Leigh Anne Woolley has a passion for savannas and the conservation management of diverse communities of flora and fauna
I’m a wildlife ecologist and discovered my love for nature while growing up in the African bush. I remember my grandparents taking me to the Kruger National Park when I was four years old and from that moment on I was hooked on wild animals. From the largest land mammal, the African elephant, to the smallest native rodents in northern Australia, I have dedicated my life to solving conservation problems to help protect these animals and the complex landscapes they live in.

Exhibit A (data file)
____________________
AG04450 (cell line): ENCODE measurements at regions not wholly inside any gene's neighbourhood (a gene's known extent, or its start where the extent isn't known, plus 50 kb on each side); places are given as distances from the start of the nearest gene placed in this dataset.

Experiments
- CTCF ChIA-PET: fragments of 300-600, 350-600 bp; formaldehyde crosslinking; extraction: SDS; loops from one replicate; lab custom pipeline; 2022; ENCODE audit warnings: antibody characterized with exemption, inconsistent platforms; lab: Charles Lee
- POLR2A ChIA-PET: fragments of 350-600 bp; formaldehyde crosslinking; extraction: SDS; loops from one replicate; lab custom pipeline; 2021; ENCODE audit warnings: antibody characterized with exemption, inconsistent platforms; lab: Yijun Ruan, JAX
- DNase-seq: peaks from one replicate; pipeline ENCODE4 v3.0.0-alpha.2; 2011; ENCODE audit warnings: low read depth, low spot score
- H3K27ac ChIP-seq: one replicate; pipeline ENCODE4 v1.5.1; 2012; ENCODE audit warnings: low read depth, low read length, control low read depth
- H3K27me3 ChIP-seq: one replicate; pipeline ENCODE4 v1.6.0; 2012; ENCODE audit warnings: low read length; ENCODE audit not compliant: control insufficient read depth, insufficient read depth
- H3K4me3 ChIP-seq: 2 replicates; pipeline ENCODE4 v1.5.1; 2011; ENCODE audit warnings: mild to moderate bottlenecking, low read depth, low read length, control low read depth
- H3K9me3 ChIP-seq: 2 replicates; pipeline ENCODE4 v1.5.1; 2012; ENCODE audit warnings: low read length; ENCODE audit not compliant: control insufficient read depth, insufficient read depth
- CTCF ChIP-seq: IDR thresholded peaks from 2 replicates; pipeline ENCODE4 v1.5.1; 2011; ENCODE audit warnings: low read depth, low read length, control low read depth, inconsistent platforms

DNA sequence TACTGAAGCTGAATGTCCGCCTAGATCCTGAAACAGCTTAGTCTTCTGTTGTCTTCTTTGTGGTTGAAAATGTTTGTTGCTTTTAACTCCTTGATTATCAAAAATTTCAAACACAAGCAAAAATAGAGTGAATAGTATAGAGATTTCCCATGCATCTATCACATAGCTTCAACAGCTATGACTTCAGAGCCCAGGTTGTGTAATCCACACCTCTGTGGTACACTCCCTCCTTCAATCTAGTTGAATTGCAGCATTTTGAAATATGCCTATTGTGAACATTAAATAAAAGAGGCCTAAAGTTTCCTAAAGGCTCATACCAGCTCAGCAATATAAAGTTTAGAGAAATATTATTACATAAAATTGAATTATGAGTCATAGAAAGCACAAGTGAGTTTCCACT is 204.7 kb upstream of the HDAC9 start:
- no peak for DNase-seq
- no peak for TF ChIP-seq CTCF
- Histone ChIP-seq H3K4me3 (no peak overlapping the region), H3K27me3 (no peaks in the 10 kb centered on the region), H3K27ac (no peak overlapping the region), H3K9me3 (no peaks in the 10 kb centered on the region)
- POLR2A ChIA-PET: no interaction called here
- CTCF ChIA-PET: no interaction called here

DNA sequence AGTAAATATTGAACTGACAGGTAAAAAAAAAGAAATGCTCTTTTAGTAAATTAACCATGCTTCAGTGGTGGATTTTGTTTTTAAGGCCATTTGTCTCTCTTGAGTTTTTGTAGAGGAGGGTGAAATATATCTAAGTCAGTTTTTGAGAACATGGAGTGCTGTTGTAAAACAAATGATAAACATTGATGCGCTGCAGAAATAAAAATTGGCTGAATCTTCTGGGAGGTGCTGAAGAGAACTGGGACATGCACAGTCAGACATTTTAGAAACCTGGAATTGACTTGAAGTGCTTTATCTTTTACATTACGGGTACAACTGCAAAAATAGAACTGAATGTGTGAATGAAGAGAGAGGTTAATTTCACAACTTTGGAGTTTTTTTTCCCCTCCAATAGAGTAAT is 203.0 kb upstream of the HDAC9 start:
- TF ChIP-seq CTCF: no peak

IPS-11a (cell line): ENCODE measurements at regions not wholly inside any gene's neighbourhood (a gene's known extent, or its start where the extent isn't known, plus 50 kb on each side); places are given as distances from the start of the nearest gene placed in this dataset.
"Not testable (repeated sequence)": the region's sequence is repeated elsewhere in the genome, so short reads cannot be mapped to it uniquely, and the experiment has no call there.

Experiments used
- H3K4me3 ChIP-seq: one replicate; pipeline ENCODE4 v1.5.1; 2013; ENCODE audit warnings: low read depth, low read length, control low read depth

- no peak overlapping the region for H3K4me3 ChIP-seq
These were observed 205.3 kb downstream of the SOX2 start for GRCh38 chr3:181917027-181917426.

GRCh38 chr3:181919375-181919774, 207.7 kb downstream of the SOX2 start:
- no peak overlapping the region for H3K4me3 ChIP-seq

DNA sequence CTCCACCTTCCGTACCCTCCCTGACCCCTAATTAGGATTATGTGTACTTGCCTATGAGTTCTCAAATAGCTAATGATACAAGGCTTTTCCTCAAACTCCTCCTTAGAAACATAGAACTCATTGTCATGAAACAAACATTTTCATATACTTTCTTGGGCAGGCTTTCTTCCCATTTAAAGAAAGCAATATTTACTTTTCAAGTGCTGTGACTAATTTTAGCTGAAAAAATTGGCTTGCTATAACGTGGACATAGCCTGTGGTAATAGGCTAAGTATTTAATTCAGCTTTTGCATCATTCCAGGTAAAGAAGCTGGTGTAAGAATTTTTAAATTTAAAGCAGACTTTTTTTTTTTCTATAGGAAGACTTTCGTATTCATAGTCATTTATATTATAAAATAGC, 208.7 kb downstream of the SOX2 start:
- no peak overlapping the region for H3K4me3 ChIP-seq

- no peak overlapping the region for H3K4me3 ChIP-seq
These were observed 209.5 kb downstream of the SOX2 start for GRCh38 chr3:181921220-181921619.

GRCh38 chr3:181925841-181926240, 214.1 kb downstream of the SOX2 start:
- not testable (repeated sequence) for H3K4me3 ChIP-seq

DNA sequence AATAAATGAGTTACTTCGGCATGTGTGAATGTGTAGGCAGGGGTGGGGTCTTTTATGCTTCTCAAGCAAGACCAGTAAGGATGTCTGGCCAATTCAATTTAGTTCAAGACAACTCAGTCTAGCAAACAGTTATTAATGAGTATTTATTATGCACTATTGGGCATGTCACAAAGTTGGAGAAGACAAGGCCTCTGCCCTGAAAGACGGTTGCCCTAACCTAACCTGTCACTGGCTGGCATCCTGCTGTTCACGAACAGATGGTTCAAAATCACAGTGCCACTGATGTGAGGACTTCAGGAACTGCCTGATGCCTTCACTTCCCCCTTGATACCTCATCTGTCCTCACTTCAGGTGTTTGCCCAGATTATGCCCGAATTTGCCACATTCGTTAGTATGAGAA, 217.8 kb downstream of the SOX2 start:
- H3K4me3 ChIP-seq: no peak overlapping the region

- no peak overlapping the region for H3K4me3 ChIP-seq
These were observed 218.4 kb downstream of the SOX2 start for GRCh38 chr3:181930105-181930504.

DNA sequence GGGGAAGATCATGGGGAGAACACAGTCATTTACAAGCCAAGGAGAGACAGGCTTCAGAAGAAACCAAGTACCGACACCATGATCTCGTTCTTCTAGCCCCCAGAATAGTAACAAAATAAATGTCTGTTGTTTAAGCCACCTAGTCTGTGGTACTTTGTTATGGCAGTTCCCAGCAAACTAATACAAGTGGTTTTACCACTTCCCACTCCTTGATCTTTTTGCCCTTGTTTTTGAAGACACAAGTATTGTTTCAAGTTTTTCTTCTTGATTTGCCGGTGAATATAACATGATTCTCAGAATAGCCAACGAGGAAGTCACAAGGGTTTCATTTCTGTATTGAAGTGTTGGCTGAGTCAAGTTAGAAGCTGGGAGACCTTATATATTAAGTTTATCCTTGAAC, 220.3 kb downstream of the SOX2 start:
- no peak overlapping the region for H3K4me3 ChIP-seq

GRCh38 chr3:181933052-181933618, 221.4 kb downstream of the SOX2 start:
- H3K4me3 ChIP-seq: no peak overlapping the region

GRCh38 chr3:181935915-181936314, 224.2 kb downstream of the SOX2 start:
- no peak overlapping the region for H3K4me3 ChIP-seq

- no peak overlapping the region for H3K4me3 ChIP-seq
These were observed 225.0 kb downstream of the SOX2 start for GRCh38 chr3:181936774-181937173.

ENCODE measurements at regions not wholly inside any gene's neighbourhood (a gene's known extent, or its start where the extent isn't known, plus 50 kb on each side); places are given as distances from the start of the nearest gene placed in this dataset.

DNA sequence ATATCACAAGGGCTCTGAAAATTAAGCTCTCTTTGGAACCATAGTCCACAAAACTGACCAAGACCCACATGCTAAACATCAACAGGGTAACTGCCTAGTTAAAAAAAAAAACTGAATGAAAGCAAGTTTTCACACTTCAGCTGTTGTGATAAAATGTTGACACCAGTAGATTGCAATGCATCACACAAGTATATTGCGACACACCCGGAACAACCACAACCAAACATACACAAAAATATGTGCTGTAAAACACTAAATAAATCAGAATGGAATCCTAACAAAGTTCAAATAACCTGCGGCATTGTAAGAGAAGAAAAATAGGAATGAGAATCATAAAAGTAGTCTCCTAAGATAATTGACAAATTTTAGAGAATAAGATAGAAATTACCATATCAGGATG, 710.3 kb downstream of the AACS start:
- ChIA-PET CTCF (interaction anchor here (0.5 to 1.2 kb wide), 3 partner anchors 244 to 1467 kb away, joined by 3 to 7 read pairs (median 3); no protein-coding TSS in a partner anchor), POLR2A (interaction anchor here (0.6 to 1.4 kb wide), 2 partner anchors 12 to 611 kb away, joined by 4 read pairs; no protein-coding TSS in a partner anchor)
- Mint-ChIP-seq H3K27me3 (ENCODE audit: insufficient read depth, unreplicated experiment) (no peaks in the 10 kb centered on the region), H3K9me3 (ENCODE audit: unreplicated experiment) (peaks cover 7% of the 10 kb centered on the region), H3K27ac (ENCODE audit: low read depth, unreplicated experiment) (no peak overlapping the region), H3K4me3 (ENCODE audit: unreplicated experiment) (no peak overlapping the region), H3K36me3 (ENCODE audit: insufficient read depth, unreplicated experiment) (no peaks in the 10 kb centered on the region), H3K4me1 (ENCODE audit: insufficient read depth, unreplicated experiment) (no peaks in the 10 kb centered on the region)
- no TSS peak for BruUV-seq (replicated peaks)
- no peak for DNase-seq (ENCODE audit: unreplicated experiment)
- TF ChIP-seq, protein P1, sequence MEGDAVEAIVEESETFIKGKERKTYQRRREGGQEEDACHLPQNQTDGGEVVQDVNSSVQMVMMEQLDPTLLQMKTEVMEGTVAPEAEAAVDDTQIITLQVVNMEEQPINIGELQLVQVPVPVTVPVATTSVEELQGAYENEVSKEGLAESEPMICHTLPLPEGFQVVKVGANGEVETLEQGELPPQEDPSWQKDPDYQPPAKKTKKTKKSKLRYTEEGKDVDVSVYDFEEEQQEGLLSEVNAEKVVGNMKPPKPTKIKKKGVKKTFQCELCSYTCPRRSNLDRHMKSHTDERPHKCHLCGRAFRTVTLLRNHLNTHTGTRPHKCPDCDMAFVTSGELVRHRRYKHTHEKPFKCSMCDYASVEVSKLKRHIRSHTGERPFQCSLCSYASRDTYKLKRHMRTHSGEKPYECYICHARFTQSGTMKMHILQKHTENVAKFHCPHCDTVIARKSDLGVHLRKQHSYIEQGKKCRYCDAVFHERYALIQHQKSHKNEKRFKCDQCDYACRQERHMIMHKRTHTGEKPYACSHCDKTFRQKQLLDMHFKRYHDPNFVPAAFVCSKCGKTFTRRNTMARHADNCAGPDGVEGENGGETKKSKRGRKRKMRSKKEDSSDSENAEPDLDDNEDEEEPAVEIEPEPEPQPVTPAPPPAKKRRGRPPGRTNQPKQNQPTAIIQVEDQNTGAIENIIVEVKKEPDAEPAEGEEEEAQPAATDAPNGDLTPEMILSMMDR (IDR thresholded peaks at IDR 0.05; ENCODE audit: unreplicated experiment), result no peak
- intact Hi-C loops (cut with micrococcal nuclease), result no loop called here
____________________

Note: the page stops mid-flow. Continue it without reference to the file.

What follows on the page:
I’m now based in the spectacular Kimberley and managing WWF’s Western Australian species team where we’re partnering with Indigenous rangers to find innovative solutions to the threats faced by the unique wildlife of this special wilderness region. Unless we change the way we care for our environment and look for sustainable solutions by integrating both Traditional and Western science, we’ll continue to lose a lot more of our world’s extraordinary biodiversity. We depend on a healthy natural world for our own health, well-being, resources, wisdom, inspiration and so much more, and we all have a collective duty to do whatever we can to protect our precious global natural heritage.